Vodafone UK signs Armed Forces Corporate Covenant

Vodafone shows commitment to employing ex-military personnel at event hosted by minister of state for the armed forces Mark Francois

Vodafone UK has signed the Armed Forces Corporate Covenant at an event hosted by the minister of state for the armed forces Mark Francois and vice-chief of the defence staff air chief marshal Stuart Peach.

The Armed Forces Corporate Covenant enables businesses and charities to voluntarily pledge and outline publicly how they are willing to commit to the armed forces community.

Vodafone signed the covenant during the Partnering with Defence: National Employer Conferencein London and pledged to implement flexible working conditions for members of staff who are reservists.

Flexible working will enable reservists to continue training and to be deployed on exercise when required by the Ministry of Defence.

As part of the Career Transition Partnership, Vodafone is proactively recruiting ex-service personnel and reservists.

Working with the the Royal Corps of Signals, Vodafone has simplified its recruitment process for Royal Corps of Signals’ service leavers and will be piloting the process in spring 2015. Once the policy is established, it will be made applicable to other army, Royal Air Force and Royal Navy personnel.

Vodafone UK CEO Jeroean Hoencamp, who served in the Royal Netherlands Marine Corps, said the firm was proud to be supporting Her Majesty’s Armed Forces.

Read more about ex-military IT skills

"We already employ many former service personnel and today’s commitment through the Armed Forces Covenant reinforces the close relationship that we have with the UK armed forces," he said. "We look forward to supporting both veterans and reservists in the years ahead.”

Minister of state for the armed forces Mark Francois said it is right that everyone, including businesses, recognises the contribution the armed forces make to the UK.

“I am pleased to see Vodafone taking the opportunity to formally support our armed forces community, both those still serving and those who have left, and to make a real difference to their lives by signing the Corporate Covenant.”

Vice-chief of the defence staff, air chief marshall Stuart Peach, said the commitment being made by Vodafone illustrates the company's high regard for the skills held by veterans and reservists.

“It is clear that employers, such as Vodafone, view reserve service as an asset and that their employment is mutually beneficial to both the country and the company,” he said.

IT service provider FDM Group signed the Armed Forces Corporate Covenant in 2014, pledging to show its commitment to the armed forces community.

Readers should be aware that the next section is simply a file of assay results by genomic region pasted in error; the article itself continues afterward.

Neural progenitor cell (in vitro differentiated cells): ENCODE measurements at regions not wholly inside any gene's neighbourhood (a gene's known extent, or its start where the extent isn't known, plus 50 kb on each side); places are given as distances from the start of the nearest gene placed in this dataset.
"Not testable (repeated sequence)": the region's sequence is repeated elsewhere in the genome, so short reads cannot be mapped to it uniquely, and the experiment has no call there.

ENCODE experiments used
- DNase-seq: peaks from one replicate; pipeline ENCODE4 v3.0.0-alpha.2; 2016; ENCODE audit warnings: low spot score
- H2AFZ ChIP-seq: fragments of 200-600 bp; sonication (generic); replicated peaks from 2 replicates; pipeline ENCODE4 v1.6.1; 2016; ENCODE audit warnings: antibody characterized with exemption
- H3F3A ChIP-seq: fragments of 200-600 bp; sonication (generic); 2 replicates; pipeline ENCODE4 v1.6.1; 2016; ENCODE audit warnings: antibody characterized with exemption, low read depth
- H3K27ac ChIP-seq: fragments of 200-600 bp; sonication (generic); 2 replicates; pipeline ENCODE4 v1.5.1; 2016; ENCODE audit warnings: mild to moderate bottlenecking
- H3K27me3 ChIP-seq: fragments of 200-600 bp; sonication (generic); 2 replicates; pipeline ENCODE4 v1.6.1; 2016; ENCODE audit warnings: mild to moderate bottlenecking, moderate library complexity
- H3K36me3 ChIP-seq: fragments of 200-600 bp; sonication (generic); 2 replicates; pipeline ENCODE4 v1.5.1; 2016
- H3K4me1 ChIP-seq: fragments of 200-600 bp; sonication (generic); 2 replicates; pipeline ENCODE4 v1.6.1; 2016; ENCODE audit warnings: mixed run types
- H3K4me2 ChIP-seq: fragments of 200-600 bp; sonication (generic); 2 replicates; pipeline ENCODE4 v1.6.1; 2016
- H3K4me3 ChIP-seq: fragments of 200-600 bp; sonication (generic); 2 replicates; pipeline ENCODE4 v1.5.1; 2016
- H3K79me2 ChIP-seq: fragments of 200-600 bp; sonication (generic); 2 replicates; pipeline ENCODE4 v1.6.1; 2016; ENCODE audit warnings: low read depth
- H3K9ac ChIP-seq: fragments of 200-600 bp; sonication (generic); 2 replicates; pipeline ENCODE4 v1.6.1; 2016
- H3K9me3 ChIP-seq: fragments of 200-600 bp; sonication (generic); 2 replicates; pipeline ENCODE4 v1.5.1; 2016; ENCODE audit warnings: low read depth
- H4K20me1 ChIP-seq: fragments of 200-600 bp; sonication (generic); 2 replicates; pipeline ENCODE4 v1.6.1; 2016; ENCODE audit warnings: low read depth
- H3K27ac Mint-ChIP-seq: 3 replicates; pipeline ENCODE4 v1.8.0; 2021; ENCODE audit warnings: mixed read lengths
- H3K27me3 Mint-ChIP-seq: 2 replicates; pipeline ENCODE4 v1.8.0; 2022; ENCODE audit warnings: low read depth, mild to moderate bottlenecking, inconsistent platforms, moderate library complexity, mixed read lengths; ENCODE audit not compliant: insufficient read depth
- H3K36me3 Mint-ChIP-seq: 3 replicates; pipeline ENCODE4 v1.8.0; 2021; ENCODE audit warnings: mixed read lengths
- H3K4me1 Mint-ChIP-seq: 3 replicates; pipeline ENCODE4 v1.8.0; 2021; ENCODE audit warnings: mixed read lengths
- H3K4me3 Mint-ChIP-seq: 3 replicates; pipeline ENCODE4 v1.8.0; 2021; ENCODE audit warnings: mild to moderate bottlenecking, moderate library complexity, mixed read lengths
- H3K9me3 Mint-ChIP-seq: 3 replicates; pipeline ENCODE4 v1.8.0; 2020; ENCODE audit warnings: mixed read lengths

National Apprenticeship Week

Throughout National Appreticeship Week (9-13 March 2015) the army has been highlighting the importance of apprenticeships to create the next generation of communication specialists.

Recent research revealed about half of the UK public is unaware that the British Army offers careers in IT and communications.

The study, carried out for the army, showed that 45% of 2,000 respondents did not know the army offers careers in communications and only 52% were aware it offers careers in IT.

With unemployment among young people still very high, the army is playing a significant role in providing the younger generation with skills for life

John Ogden, Army Recruiting Group

Communications apprentice lance corporal Kirsty Ralphs has been chosen as an ambassador for the British Army’s apprenticeship programme.

Ralphs, 26, is a communications specialist with the army’s 3 Logistic Support Regiment. She is training for an intermediate apprenticeship for IT, software, web and telecoms professionals.

She said before joining the army she did not have any specific qualifications but now she is on an apprenticeship programme training towards an NVQ.

“My NVQ will be recognised by civilian companies so it’s reassuring to know the training I’m receiving is for life, not just for the army," said Ralphs. "I’ve also become more confident since working on my army apprenticeship, and have higher goals and more established priorities. It’s not just about the hard work though.

“The army gives you the opportunity to travel the world and meet some amazing people along the way. Being deployed to countries around the world have been the best moments of my career – and something I’d never have got the chance to do in a civilian job.”

Army Recruiting Group director of operations brigadier John Ogden said the army provides "world-class" training in a range of roles, whether someone has ambitions to be a chef, engineer, mechanic or IT specialist.

“Our apprentices get unrivalled opportunities to travel the world, take part in adventurous training and earn a good wage, while benefiting from a high level of personal investment and training that very few other employers can provide," he said.

“Our unique offer means our apprentices can grow their confidence and gain qualifications which apply to civilian careers, and knowing they’re doing something meaningful with their lives.”

Ogden said no matter what someone's background the army has something to offer. 

“Whether you’re a school-leaver or not planning to attend university, our apprenticeship success rate typically exceeds the national average by 15%," he said. "With unemployment among young people still very high, the army is playing a significant role in providing the younger generation with skills for life.”

Read more on IT technical skills

Start the conversation

Send me notifications when other members comment.

Please create a username to comment.

-ADS BY GOOGLE

SearchCIO

SearchSecurity

SearchNetworking

SearchDataCenter

SearchDataManagement

Close